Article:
Bullying and Self-Defense

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Published March 17, 2018
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The Montclarion
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One of the theories or assumed motives that go around every time a school shooting happens is the shooter was bullied as a child or teenager.

We get it. Bullying in America is a serious issue, but are the bullies the issue or the children who cannot stand up to them?

Every single human has good and bad in them. The problem is sometimes humans, especially children, do not know right from wrong or the basics of anger management, making peace difficult to achieve.

When we ask an upset child not to act on their impulses because hurting others is wrong, we might think that we are protecting the other children from being bullied. However, what the angry child understands is repression. Children do not understand fairness. Children understand consequences.

The bullied children grow up to be what people classify many millennials as: snowflakes. We were taught that violence is bad and we did not want to fall to the same level as the bullies. Nonetheless, we did not defend ourselves. Instead, we hoped the adults would do something about it. However, at best, the bully would get a slap on the wrist and the adult would tell you to ignore them and that what the bully says does not matter.

When you are a child being bullied, you do not want to hear a parent who is trying to make you feel better say, “What they said doesn’t matter,” because it might just be the most important thing that affected them that day. It mattered to that child.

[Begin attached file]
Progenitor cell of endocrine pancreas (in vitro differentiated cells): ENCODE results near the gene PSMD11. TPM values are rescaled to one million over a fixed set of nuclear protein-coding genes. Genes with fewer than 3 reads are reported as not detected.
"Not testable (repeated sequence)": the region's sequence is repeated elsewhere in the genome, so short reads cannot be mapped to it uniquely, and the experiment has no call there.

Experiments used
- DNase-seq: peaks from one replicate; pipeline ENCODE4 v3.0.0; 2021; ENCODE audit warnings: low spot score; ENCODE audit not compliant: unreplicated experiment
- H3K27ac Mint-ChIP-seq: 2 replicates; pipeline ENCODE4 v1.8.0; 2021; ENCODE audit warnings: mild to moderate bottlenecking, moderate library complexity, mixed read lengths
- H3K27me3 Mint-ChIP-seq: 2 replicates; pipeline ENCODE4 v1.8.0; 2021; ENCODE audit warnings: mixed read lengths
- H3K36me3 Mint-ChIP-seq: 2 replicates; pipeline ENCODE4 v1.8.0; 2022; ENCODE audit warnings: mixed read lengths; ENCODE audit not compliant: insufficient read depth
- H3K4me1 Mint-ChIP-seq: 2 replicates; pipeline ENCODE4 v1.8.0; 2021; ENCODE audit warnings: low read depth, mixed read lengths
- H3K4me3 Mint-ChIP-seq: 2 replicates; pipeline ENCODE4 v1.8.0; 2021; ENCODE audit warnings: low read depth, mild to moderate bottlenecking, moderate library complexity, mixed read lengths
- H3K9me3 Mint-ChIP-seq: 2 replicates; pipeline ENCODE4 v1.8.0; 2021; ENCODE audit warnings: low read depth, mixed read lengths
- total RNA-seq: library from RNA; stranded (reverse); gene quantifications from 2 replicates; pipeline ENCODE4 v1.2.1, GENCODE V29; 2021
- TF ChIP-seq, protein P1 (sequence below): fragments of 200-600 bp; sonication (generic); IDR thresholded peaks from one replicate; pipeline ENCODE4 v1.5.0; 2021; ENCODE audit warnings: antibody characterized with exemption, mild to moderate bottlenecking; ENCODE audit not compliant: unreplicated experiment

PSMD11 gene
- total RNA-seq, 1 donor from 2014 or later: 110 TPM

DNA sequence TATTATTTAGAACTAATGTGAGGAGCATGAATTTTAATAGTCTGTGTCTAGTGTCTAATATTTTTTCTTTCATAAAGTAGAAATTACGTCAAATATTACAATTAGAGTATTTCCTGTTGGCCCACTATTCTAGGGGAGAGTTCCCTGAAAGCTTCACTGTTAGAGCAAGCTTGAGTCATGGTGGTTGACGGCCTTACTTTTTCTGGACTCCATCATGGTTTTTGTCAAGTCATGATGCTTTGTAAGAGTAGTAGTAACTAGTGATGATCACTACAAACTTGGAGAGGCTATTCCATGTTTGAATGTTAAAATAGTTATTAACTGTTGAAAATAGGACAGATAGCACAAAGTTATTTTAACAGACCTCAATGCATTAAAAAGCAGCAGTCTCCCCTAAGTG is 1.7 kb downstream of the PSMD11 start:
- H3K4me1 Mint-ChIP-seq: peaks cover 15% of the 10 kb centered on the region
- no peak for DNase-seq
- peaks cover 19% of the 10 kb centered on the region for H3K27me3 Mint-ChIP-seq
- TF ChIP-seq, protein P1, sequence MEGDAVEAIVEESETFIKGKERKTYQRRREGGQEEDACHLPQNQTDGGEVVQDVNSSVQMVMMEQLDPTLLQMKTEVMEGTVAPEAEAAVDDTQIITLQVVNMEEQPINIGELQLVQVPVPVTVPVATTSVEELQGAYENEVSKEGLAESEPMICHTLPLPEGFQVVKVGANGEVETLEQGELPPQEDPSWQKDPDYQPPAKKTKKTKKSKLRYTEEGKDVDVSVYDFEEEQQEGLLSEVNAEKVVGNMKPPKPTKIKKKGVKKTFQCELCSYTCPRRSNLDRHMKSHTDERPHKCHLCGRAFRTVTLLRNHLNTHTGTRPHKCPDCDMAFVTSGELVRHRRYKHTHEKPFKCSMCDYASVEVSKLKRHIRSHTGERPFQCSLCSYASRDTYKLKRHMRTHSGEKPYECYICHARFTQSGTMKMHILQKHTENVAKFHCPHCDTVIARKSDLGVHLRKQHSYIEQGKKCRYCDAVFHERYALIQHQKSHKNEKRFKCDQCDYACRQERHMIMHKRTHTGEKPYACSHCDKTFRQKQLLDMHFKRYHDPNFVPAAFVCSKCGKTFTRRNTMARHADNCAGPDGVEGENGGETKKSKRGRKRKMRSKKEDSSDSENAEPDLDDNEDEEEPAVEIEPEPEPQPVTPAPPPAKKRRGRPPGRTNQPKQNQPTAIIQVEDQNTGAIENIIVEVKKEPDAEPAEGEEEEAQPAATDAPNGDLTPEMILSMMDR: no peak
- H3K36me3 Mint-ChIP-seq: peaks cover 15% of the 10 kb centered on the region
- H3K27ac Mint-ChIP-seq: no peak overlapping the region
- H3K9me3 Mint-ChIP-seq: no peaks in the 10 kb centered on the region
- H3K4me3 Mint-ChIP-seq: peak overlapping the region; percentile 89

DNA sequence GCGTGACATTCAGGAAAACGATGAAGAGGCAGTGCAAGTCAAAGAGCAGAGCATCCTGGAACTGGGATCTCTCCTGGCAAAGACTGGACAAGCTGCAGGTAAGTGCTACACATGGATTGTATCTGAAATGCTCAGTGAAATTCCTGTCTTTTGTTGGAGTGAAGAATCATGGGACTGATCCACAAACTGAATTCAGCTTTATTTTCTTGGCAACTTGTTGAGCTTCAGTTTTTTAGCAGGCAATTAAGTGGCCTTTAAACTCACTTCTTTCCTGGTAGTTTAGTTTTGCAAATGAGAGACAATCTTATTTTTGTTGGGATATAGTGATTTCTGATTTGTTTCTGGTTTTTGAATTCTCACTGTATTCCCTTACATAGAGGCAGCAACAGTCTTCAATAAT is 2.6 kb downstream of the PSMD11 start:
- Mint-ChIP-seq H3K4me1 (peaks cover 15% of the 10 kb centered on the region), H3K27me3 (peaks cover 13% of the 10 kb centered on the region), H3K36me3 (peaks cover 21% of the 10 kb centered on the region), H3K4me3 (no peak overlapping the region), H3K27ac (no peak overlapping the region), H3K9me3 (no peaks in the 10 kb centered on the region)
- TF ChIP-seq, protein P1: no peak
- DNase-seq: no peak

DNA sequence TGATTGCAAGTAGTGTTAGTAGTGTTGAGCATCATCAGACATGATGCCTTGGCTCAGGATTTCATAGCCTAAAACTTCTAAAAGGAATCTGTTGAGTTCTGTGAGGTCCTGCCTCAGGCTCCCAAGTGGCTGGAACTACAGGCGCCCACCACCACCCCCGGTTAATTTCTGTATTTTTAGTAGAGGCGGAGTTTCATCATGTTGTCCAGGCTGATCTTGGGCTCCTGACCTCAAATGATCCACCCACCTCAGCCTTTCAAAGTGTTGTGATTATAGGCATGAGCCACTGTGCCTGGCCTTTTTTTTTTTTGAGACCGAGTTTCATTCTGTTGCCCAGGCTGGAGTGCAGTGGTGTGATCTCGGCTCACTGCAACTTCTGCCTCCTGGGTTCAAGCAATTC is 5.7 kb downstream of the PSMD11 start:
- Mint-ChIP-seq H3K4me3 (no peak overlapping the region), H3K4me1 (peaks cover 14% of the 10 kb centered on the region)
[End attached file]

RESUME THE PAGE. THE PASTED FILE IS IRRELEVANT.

From both points of view bullying is wrong, but it is also not being approached correctly.

As a person who was bullied as a child, I do not wish that someone told the bullies bullying was wrong because that was done plenty of times, and it obviously did not work. I wish I had been told to defend myself. Not necessarily violently, because I was mostly verbally abused, but to at least know that I did not have to just sit there and take it. There were very few times in which I stood up for myself, and it felt great. In one of the occasions, the bully never even looked my way again.

Children need to be taught how to defend themselves because life is not fair and neither are other humans. Teaching them to ignore the problem only allows the abuser to think they can get away with it. Of course, nobody wants to have the child cross the line and become bullies themselves. However, what good is sheltering them so much if they will grow up with traumas because they were bullied as children.

When you teach children to defend themselves, there is the chance they may get in fights. There is also a chance that bullies may never bother them again because they know they are not going to sit there and take their bullying. Bullies only learn the consequences of bullying when people stand up to them, and they have had enough fights to get the aggression out of their system.

When you grow up fighting, then you learn consequences. You learn that people get hurt. As an adult, you know the dangers of fighting are much more serious than when kids fight. You are more likely to steer away from fighting and unnecessary aggression.

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